How malleable (and how well-defined) are Tehran's intentions, and what changes in Washington's policy might lead Tehran to abandon a weapons program? Even if Tehran's intentions do not change, what other options would impede or slow its nuclear program? If Iran were to acquire nuclear weapons, how would that change its behavior and affect U.S. interests? In particular, why would deterrence, which has kept nuclear peace with other adversaries, not work with Iran?
The likely hardening, concealment and dispersal of Iran's nuclear facilities raise questions about the impact any military strike would have on the program. How much would Iran's nuclear efforts be set back, especially given that bombs are not very good at destroying knowledge and expertise? Would the Iranian response be appreciably different from that of Iraq after Israel bombed its nuclear reactor in 1981 (Iraq redoubled its nuclear efforts while turning to different methods for producing fissile material)?
The most neglected questions concern other consequences of a U.S. strike or any other U.S.-Iranian combat, even if such combat did not lead to a prolonged occupation. How would Tehran respond to an act of war? What terrorism might it launch against the United States? How would it exploit U.S. vulnerabilities next door in Iraq, where it has barely begun to exploit the influence it has assiduously been cultivating? What other military action might it take, with the risk of a wider war in the Persian Gulf?
Other effects concern Iranian politics. How much would the direct assertion of U.S. hostility strengthen Iranian hard-liners, whose policies are partly premised on such hostility? How much would it add to all Iranians' list of historical grievances against the United States and adversely affect relations with future governments?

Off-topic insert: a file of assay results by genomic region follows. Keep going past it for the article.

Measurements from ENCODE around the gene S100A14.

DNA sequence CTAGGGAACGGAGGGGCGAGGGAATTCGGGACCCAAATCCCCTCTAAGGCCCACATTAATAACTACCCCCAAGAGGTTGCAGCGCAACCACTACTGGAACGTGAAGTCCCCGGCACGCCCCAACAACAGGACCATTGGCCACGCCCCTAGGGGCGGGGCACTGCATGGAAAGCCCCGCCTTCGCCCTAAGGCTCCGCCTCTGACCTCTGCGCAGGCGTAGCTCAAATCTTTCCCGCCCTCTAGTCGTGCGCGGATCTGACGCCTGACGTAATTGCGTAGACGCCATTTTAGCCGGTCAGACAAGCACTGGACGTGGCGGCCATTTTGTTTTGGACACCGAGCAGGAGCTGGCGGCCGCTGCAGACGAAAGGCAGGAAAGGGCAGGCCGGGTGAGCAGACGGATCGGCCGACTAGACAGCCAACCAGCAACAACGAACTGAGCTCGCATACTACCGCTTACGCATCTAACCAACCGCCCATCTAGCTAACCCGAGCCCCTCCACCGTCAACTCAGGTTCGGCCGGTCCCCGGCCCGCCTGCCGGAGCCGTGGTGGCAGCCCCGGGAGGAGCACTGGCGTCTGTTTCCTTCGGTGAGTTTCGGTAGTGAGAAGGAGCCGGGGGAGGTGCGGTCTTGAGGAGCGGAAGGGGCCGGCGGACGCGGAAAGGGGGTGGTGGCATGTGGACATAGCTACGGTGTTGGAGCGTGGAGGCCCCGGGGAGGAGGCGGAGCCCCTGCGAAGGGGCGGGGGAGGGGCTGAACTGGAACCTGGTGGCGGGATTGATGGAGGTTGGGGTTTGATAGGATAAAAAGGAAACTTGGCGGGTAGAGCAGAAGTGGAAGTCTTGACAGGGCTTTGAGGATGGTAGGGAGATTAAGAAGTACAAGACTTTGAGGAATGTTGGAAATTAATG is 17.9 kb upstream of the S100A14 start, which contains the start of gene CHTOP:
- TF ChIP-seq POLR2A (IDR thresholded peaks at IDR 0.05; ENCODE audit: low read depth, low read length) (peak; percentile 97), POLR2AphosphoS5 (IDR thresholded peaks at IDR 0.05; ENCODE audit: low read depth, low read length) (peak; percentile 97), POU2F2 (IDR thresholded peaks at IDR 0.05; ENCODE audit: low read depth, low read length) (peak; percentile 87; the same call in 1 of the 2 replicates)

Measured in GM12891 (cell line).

Broader regional and global ramifications include the impact on the oil market, whether other Middle Eastern nations would be less willing to cooperate with the United States and the prospect of exacerbating the damage the Iraq war already has dealt to U.S. standing worldwide.
Some might argue that the worst case that could ensue from an Iranian nuclear weapon is so bad that it trumps all other considerations. But there is no more reason than there was with Iraq to consider the worst case of only one side of the policy equation. And the worst case that could result from U.S.-Iranian combat is plenty frightening: thousands of Americans dead from retaliatory terrorist attacks, a broader war in the Persian Gulf, $150-per-barrel oil, a global recession and more.
That's not the most likely case -- neither is a vision of Iranian-generated mushroom clouds -- but it is plausible that substantial portions of that scenario would materialize.
Avoiding the next military folly in the Middle East requires that the agenda for analysis and debate not be so severely and tendentiously truncated as before Iraq. Not only must proponents of military action not be allowed to manipulate the answers, they also should not be allowed to define the questions.
The writer, a former national intelligence officer for the Near East and South Asia, teaches security studies at Georgetown University.